Diversity and Your Department

Resources for addressing diversity and inclusion


Gerdes, E. V. P., & VanDenend Sorge, T. (2015). Building Humans and Dances: Exploring Cultural Relevancy as Teaching Artists. Journal of Dance Education, 15(2), 72-76. (PDF)

While this article focuses on the logistical intricacies of teaching dance to elementary school-aged children, there is relevant information about the "student authority" within dance classes. The authors advocate for dance instruction that reflects the cultural realities of the student. Employed in a college-level dance class, this practice could provide dynamic collaborations between professor and student.

Kerr-Berry, J., Clemente, K., & Risner, D. (2008). The Politics of Gender in Dance Pedagogy. Journal of Dance Education, 8(3), 94-101. (PDF)

In Risner's short article, he focuses on how his own gendered identity affects the classroom environment in his dance classes. He proposes methods of student-directed teaching that decenter his own primacy in the classroom; these pedagogies are similar to conference-based classes that Reed espouses.

Kerr-Berry, J. (2012). Dance Education in an Era of Racial Backlash: Moving Forward as We Step Backwards. Journal of Dance Education, 12(2), 48-53. (PDF)

This article argues against the notion that our nation, and dance education in particular, is post-racial. Kerr-Berry surveys numerous racial problems that continue to plague the field of dance, and proposes that the classroom must be a place free to transgress boundaries. This is helpful as an introduction to current racial issues, and could be circulated to students new to the dance department.

McCarthy-Brown, N. (2009). The Need for Culturally Relevant Dance Education. Journal of Dance Education, 9(4), 120-125. (PDF)

McCarthy-Brown also focuses on the need for dance teachers to listen to their students and allow the student to negotiate their own cultural lineages and realities within the dance studio, instead of functioning as a "gatekeeper" for the appropriate kinds of dances. McCarthy-Brown's experience as a person of color helps to show that no person is above harmful discrimination, and every instructor must regularly self-assess.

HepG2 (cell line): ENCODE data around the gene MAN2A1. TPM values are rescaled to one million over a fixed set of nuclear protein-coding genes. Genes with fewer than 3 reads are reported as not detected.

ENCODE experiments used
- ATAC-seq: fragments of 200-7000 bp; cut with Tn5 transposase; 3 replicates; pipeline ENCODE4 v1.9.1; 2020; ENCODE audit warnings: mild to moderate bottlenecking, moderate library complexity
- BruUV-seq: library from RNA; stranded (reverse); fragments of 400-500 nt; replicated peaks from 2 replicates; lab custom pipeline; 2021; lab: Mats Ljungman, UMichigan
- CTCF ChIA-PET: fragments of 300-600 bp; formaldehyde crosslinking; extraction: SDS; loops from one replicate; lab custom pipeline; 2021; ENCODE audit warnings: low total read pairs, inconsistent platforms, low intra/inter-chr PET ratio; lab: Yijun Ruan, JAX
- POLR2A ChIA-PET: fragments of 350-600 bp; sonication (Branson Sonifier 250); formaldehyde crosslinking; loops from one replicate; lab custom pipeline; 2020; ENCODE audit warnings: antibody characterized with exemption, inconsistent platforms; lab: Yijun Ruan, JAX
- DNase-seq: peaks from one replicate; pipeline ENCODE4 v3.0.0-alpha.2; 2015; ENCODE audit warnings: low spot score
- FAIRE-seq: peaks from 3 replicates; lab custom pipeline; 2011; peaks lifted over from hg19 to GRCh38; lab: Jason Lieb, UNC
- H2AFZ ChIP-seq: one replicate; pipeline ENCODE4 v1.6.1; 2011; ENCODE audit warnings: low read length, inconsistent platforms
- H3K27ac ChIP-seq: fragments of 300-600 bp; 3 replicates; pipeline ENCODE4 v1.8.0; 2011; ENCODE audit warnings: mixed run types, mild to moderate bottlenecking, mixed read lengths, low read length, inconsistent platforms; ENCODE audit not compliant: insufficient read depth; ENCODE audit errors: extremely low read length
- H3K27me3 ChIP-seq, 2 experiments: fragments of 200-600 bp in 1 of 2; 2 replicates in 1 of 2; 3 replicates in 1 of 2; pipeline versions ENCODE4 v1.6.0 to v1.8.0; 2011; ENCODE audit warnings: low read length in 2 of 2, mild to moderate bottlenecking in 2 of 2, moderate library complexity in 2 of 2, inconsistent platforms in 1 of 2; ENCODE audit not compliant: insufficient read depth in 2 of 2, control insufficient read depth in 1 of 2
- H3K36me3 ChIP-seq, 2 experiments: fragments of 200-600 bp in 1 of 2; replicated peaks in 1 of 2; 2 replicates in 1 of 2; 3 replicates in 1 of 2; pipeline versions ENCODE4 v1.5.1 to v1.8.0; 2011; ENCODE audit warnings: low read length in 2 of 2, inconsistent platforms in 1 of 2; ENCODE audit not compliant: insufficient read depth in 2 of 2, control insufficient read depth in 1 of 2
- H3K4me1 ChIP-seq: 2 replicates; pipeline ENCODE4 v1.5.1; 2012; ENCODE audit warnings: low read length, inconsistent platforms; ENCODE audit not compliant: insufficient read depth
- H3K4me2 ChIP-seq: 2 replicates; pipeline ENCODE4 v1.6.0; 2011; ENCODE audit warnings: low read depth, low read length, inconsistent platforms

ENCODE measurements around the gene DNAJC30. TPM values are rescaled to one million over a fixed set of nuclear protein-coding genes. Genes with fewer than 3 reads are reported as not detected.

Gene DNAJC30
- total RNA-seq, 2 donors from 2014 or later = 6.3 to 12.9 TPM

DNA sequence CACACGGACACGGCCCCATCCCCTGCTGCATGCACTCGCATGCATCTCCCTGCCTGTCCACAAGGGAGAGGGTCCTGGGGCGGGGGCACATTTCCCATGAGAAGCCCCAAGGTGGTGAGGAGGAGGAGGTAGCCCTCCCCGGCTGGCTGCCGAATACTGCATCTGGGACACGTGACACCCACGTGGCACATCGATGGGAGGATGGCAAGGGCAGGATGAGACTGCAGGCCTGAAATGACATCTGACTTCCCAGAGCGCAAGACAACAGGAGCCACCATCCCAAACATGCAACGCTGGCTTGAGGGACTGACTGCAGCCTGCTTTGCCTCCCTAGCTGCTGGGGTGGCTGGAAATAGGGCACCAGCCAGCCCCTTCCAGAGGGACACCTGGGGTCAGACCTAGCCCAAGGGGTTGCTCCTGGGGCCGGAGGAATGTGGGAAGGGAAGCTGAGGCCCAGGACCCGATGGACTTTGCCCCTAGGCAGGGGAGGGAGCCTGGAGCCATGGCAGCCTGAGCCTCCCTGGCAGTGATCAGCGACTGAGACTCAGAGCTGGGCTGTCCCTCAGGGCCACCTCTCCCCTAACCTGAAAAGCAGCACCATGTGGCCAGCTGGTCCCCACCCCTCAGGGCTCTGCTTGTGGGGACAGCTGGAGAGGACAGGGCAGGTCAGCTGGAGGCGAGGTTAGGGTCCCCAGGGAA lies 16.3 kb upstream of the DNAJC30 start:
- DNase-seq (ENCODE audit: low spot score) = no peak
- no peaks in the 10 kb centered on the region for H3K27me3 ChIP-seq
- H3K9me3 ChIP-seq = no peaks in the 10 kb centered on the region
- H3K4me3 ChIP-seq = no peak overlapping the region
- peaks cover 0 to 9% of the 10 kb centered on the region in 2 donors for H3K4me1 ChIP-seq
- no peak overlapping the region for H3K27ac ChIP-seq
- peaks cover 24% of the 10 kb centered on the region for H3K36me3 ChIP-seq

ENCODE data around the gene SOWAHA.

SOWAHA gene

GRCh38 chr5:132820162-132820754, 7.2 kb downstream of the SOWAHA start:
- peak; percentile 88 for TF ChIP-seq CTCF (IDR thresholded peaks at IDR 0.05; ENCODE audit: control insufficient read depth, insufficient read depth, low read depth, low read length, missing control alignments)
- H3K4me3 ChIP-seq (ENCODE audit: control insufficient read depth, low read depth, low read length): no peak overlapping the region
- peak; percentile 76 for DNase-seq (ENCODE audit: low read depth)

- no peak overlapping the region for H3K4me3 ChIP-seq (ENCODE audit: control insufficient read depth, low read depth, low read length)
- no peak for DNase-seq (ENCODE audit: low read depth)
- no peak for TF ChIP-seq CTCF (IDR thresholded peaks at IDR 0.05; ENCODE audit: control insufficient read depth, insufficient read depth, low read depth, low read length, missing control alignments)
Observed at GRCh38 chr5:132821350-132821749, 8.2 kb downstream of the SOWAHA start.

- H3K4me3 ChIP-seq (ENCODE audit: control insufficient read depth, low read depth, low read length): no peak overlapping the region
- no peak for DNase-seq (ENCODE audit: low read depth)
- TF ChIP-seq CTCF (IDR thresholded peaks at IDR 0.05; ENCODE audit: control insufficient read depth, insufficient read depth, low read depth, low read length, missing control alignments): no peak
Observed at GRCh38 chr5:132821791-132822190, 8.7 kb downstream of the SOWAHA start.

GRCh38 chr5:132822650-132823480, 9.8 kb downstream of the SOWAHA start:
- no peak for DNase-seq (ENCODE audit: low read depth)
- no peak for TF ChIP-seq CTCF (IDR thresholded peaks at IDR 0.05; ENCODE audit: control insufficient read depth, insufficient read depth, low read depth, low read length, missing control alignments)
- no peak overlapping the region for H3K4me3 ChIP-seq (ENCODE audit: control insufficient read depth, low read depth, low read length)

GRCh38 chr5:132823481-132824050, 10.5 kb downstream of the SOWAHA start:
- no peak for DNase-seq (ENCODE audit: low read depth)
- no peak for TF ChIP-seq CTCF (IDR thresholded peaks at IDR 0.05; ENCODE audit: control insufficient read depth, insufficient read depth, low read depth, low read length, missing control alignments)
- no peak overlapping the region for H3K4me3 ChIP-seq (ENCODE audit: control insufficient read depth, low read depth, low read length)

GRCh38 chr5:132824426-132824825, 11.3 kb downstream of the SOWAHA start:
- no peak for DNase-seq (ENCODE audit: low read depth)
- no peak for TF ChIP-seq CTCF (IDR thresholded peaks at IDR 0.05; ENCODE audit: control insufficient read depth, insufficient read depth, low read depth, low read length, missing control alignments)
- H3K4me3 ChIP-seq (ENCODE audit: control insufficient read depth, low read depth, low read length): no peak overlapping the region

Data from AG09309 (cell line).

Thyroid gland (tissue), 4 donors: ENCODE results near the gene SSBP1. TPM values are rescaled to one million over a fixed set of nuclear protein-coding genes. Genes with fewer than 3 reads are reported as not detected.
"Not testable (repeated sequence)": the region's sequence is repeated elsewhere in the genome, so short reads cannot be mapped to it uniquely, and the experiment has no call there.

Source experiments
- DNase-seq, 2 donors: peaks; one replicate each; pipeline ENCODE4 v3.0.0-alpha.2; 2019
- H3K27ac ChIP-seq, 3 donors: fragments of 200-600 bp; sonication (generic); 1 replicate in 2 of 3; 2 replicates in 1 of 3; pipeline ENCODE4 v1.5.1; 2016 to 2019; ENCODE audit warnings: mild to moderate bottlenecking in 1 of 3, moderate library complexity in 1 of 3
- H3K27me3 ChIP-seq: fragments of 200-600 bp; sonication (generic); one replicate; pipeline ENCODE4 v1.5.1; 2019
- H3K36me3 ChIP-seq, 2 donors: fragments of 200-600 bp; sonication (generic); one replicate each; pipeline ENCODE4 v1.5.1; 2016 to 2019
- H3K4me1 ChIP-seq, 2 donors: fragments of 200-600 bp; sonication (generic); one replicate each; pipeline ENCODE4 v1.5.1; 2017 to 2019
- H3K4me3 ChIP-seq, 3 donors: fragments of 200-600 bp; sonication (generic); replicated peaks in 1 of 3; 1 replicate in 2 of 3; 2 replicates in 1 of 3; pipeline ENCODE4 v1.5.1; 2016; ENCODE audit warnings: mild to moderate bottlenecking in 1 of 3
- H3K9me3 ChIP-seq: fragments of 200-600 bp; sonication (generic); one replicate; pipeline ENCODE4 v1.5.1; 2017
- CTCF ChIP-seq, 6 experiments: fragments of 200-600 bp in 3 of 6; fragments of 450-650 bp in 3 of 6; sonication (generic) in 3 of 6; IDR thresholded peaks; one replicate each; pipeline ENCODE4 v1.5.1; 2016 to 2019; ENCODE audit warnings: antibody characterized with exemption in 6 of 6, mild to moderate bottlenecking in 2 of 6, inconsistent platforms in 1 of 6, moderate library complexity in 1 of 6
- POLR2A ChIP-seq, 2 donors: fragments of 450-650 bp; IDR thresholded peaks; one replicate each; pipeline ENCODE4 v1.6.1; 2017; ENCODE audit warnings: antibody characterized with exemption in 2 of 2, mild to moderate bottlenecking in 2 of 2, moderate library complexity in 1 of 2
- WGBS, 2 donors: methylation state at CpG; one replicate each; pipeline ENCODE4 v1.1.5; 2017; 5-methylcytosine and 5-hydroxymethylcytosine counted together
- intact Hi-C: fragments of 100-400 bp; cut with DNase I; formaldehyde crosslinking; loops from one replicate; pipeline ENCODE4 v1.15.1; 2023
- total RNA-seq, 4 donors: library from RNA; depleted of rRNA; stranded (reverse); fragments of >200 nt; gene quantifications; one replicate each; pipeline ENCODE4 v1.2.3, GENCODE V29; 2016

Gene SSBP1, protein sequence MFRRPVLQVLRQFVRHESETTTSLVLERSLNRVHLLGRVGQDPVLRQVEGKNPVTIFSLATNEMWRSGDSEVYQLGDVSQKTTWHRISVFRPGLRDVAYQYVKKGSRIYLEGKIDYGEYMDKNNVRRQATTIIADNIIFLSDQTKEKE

McCarthy-Brown, N. (2014). Decolonizing Dance Curriculum in Higher Education: One Credit at a Time. Journal of Dance Education, 14(4), 125-129.

In this short essay, McCarthy-Brown argues that dance programs should move towards "an inclusive system that does not privilege particular dance forms." She examines the disparity between the diversity-minded mission statements of college dance departments and the restrictions they face based on credit requirements. She offers several suggestions to professors who wish to make changes to the structure of their program.

Polasek, K. M., & Roper, E. A. (2011). Negotiating the Gay Male Stereotype in Ballet and Modern Dance. Research in Dance Education, 12(2), 173-193. (PDF)

This study interviews several male dancers in order to understand constructions of masculinity in the contemporary dance world and examine the pervasive homophobia that still exists therein. This study is helpful to anyone interested in masculinity studies, especially in a field traditionally thought of as feminine.

Risner, D., & Stinson, S. W. (2010). Moving Social Justice: Challenges, Fears and Possibilities in Dance Education. International Journal of Education & the Arts, 11(6), 1-26. (PDF)

This collaboration is a holistic view of the problems facing multiculturalistic inclusivity in dance education programs across the United States. This would be helpful to professors who want to self-examine their own teaching methods to see if they are as inclusive they intend to be.

Robinson, D., & Domenici, E. (2010). From Inclusion to Integration: Intercultural Dialogue and Contemporary University Dance Education. Research in Dance Education, 11(3), 213-221. (PDF)

In this essay, Robinson and Domenici seek to dispel numerous myths and false notions that continue to make modern dance more exclusive and less multicultural. This article is helpful because it articulates those myths, which often go unsaid, and argues against them.